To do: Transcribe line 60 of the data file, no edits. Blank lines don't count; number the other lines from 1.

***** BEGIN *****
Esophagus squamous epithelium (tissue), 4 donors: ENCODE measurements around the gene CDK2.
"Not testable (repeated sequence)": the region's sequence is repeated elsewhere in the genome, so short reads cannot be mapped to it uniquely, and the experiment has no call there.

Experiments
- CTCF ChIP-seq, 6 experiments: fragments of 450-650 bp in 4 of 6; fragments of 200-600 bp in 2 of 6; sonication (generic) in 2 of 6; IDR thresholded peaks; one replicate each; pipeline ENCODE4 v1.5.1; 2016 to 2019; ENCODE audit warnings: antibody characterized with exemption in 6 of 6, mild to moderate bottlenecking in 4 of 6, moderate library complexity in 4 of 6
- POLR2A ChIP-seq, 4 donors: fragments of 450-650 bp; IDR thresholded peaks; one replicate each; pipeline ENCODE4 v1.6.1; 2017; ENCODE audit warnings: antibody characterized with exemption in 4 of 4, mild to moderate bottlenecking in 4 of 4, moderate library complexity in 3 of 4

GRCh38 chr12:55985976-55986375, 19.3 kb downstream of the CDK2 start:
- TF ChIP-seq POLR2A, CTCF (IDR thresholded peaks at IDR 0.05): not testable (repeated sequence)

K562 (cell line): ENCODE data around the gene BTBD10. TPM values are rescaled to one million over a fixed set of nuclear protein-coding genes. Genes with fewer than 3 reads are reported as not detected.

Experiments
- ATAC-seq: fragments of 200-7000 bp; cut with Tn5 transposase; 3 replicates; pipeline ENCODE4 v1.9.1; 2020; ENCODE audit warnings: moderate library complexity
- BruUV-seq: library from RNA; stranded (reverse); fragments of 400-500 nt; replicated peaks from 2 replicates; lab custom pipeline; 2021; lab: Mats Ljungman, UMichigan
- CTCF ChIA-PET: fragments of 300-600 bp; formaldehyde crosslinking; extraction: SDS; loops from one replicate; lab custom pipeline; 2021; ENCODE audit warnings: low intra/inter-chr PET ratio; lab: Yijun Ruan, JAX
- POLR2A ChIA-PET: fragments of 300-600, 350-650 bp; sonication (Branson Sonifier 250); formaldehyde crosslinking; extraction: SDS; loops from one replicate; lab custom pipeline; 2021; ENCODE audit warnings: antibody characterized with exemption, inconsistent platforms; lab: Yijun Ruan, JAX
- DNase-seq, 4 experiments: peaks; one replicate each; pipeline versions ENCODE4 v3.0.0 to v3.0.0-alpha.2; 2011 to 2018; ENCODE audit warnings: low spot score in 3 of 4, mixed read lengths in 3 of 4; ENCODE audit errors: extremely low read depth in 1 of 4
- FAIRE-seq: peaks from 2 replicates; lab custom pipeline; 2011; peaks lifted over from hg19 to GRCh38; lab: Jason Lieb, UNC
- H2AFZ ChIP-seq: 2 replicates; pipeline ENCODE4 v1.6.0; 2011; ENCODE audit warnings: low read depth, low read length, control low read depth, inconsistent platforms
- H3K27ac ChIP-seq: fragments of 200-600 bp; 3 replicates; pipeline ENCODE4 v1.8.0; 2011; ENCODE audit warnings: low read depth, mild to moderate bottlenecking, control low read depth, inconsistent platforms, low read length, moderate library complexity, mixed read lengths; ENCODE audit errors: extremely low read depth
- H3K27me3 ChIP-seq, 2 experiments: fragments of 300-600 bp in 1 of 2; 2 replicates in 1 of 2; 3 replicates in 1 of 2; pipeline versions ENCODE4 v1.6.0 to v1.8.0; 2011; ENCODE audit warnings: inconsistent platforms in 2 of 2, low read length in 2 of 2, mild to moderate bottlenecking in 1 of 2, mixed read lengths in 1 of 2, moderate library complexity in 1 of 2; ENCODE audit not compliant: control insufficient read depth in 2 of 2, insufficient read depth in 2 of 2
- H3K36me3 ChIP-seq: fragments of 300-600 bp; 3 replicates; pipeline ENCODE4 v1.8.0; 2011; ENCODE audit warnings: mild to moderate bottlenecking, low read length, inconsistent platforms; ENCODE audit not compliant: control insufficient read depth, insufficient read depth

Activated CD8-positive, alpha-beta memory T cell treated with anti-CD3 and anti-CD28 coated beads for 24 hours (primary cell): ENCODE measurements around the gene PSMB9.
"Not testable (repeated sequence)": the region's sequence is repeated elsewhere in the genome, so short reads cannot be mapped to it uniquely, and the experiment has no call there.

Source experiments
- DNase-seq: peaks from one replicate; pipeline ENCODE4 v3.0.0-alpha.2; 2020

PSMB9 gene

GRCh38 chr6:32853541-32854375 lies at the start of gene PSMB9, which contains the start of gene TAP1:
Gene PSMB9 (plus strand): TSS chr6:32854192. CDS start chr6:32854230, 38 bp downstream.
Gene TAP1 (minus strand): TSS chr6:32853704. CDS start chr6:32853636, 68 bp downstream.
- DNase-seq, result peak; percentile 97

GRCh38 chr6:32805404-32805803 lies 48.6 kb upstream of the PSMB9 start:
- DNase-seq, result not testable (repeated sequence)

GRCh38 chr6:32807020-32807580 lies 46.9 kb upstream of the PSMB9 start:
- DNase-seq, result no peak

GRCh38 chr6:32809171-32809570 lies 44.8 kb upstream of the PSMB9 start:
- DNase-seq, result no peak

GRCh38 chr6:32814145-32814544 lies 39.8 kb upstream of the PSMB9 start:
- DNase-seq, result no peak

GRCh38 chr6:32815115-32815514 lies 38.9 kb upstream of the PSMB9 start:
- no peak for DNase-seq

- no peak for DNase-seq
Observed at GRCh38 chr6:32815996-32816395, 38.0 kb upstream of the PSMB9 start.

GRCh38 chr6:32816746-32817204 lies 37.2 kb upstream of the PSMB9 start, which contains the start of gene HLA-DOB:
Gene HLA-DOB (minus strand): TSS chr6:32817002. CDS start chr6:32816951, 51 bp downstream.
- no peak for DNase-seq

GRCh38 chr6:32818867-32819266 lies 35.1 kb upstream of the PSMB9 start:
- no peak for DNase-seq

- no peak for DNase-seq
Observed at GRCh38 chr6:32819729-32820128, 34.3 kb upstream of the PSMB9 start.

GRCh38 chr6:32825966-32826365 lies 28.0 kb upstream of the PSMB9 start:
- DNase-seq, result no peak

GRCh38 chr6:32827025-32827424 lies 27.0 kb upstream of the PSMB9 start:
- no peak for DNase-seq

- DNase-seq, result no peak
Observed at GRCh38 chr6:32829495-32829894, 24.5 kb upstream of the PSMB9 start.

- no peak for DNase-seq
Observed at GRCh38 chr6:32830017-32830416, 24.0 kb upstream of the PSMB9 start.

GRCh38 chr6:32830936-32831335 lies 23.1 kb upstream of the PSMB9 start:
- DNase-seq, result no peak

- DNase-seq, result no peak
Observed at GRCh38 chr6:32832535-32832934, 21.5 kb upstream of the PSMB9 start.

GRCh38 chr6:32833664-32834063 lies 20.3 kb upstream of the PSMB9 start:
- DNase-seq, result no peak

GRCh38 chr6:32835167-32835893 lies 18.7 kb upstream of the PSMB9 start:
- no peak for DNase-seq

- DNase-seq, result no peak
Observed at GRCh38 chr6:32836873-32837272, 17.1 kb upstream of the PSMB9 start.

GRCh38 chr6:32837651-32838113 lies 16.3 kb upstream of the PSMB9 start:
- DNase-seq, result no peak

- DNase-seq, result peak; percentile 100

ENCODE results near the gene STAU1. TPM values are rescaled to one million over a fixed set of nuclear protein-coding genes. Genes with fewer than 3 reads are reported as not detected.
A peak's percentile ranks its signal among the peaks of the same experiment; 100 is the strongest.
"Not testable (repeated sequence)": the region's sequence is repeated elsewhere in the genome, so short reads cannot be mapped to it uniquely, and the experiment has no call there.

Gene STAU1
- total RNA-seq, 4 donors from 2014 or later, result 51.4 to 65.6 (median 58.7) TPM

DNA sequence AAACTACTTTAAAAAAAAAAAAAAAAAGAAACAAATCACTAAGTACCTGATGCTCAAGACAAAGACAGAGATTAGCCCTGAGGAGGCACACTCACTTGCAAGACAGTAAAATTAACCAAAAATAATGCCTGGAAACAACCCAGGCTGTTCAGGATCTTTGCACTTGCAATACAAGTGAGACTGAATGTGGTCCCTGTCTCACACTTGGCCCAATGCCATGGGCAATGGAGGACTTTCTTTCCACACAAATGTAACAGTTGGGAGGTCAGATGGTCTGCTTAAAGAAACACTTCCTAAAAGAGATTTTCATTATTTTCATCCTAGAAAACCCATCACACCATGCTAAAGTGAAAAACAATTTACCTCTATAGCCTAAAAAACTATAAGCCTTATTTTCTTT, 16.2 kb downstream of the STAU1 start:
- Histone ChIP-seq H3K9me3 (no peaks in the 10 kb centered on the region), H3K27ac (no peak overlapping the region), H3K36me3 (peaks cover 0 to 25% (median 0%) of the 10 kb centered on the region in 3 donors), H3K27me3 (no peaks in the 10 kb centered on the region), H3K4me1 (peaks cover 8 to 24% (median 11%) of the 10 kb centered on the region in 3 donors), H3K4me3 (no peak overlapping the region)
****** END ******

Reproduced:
GRCh38 chr6:32833664-32834063 lies 20.3 kb upstream of the PSMB9 start: